Reveling in and discussing ideas and books, together.
Lydia Millet's Love in Infant Monkeys
I (almost) never judge a book by its cover, but in a world where the future of actual physical books seems to be in question, I find it especially impressive that the title of this book is a.) in such tiny type; b.) so bizarre; and c.) printed on a small, round sticker stuck onto the picture of a half-peeled banana that dominates the book’s cover. The title of the book may be dispensable (my five-year-old could remove that sticker faster than you can say Love in Infant Monkeys), but that banana is there to beckon readers for as long as people relish a good story, or, more specifically, a good Lydia Millet story. Which, we should all (I think) hope, will be longer than the length of time we have left to enjoy eating the endangered banana itself.
This is Millet’s first short story collection, after a whopping six novels, but this is no rote joining together of disparate, previously serialized narratives under a single binding. No, this is a series of stories based on a single (strangely imaginative) premise: encounters between celebrities and animals (which themselves are based, in every case, on actual events, as gleaned from biographies, sound bites, news clips, or, in one case, the author’s husband’s firsthand brush with celebrity). There’s Madonna and her pheasant, David Hasselhoff’s dogwalker and David Hasselhoff’s dogs, Jimmy Carter and his rabbit. You have to read it to believe it.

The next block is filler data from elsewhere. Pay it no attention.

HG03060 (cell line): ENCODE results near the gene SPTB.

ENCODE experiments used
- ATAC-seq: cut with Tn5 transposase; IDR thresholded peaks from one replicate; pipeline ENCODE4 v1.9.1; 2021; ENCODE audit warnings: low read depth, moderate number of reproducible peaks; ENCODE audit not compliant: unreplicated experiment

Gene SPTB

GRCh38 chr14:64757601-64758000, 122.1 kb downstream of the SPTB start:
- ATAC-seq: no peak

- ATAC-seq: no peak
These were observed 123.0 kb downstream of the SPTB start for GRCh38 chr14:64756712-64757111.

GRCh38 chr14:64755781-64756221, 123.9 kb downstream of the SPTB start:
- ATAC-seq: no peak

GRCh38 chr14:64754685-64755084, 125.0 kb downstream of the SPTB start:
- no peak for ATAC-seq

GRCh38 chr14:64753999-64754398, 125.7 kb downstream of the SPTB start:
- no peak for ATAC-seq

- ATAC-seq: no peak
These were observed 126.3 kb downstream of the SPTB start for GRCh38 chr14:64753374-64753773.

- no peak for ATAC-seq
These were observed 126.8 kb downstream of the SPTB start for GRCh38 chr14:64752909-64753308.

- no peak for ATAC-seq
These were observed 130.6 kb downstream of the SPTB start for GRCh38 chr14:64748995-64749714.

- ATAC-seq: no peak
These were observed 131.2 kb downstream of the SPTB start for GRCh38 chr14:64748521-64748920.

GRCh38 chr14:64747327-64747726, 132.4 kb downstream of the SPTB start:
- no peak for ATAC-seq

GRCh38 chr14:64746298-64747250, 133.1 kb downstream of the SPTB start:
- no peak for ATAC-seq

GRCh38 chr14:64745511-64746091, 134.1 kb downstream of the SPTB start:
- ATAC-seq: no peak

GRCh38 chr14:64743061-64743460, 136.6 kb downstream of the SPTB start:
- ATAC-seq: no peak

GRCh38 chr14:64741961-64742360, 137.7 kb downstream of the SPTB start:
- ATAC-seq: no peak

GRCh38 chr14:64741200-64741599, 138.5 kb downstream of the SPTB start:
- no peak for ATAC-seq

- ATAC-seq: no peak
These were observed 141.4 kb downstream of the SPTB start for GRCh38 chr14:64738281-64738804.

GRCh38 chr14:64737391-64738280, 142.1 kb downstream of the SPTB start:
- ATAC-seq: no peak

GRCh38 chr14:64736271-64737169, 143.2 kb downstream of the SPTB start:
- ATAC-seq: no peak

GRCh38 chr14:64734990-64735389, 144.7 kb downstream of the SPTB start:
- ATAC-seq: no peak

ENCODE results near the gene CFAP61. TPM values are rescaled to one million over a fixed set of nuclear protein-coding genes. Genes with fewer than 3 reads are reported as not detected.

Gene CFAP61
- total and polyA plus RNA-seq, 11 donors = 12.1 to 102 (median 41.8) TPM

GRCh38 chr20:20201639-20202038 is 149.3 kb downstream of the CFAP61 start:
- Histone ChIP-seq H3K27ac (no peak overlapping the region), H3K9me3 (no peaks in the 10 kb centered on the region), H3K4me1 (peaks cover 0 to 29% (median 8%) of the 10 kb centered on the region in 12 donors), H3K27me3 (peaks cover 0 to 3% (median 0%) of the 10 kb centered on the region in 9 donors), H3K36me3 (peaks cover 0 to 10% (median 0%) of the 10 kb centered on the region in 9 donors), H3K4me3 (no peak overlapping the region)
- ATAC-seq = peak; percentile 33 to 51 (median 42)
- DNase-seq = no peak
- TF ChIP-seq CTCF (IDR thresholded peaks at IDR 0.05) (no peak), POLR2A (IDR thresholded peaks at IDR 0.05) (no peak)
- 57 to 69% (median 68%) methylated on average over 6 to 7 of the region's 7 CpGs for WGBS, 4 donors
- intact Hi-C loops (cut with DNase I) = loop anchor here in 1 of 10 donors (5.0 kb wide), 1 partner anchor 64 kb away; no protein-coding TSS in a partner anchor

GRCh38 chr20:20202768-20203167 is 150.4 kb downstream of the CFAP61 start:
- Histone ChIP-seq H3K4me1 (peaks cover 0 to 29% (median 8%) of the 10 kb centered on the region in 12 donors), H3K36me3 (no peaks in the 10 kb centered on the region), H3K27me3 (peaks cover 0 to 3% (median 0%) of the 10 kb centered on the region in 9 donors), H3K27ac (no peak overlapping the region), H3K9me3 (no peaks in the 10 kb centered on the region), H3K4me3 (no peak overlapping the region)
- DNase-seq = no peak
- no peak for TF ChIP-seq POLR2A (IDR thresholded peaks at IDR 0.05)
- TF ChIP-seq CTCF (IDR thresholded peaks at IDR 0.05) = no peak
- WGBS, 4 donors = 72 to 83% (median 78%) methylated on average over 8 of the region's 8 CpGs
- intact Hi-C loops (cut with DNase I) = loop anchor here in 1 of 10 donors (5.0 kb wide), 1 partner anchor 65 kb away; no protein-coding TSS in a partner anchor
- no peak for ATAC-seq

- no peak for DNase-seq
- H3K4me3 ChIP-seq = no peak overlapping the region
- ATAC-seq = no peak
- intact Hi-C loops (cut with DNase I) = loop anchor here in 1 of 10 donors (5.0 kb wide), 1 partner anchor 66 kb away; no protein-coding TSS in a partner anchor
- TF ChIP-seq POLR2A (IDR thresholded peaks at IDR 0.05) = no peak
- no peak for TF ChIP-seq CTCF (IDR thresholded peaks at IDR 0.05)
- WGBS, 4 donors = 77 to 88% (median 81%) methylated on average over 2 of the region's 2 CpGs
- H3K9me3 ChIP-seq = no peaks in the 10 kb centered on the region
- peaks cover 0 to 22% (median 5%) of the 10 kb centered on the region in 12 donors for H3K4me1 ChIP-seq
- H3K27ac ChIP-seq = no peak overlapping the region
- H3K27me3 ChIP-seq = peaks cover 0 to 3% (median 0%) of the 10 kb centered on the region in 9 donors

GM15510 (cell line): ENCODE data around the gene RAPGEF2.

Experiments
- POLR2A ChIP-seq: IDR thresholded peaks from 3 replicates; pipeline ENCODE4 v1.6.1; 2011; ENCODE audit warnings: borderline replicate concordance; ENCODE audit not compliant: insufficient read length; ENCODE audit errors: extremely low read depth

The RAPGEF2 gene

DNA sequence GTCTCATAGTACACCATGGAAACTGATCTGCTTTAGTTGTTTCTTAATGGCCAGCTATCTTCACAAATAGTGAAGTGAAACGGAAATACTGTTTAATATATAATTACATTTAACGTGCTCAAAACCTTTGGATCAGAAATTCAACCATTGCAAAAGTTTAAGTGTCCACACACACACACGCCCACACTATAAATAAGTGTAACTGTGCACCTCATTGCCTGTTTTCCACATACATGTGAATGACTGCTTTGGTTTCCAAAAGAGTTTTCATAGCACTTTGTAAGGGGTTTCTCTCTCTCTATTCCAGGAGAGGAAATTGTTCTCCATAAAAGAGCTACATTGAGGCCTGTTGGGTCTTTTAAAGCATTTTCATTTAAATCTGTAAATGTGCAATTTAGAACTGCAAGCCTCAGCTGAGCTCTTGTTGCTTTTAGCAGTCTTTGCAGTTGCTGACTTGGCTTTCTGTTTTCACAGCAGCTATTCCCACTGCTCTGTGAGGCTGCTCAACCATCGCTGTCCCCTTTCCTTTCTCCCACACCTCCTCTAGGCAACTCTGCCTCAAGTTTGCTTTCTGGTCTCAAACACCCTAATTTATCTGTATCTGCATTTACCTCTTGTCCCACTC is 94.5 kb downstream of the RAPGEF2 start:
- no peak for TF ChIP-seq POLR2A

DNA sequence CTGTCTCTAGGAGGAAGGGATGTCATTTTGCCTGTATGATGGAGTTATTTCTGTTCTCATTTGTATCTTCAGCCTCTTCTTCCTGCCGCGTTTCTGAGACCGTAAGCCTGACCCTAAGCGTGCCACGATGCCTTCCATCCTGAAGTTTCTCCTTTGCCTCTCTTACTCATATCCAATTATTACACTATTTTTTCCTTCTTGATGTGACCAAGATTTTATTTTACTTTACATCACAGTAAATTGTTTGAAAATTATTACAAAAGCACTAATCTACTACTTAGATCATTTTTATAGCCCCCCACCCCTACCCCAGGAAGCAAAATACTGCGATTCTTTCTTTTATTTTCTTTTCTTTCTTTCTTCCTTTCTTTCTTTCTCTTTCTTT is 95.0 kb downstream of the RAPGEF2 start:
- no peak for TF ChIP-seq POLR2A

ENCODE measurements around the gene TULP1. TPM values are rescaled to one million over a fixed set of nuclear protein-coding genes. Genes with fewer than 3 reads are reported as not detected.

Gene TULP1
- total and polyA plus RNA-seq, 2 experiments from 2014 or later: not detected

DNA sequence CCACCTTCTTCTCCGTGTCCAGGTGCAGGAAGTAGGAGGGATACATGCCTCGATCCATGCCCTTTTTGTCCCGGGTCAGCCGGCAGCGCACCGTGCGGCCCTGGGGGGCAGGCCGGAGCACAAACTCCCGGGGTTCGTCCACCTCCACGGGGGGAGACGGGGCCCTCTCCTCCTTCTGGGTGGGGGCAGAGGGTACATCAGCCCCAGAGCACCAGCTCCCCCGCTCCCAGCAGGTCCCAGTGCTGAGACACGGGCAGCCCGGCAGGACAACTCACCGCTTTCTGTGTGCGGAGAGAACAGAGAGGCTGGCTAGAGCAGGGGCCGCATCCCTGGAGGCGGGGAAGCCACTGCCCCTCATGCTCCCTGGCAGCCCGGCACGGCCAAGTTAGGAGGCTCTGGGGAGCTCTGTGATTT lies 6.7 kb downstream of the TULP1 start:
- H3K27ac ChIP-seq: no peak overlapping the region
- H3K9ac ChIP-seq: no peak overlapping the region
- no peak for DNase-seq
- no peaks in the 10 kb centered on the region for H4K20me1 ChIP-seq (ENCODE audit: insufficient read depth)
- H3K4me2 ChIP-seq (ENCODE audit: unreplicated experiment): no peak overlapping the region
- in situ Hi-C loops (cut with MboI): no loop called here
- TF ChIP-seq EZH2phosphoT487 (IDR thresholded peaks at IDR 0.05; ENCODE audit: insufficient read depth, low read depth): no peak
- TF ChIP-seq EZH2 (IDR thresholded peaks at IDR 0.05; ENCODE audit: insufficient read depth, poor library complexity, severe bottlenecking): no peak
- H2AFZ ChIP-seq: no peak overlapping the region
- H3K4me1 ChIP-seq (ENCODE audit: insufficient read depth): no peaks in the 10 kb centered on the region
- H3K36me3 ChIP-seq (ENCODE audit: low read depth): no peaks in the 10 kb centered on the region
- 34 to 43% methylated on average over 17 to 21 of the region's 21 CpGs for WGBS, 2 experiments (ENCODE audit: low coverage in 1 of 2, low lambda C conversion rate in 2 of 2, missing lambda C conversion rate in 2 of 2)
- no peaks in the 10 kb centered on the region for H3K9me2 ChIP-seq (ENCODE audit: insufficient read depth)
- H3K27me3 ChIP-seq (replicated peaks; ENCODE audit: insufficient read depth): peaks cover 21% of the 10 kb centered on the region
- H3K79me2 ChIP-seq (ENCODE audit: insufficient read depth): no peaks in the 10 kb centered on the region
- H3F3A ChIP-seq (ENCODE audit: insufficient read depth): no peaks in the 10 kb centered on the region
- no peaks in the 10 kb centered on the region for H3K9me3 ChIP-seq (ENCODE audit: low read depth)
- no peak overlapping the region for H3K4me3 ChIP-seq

But don’t be fooled by the presence of animals in the book’s title and its premise. This is a most unusual natural history, squeezed through the sieve of pop culture; it is Paul Shepard meets Entertainment Tonight. And it is hilarious. But also luminous, with regard to the places it teases a mind to go—trailing behind its celebrity protagonists before being thrust headlong into the contemplation of animal lives, animal suffering, animal urges, before being yanked back, just as fast, into the all-consuming, semi-precious, and inevitably mixed-up thing that us laypeople can only imagine is the celebrity mind.
This book is so many things that I could never list them all. I’ll stop trying.
Love in Infant Monkeys: Stories
by Lydia Millet
Soft Skull Press, 2009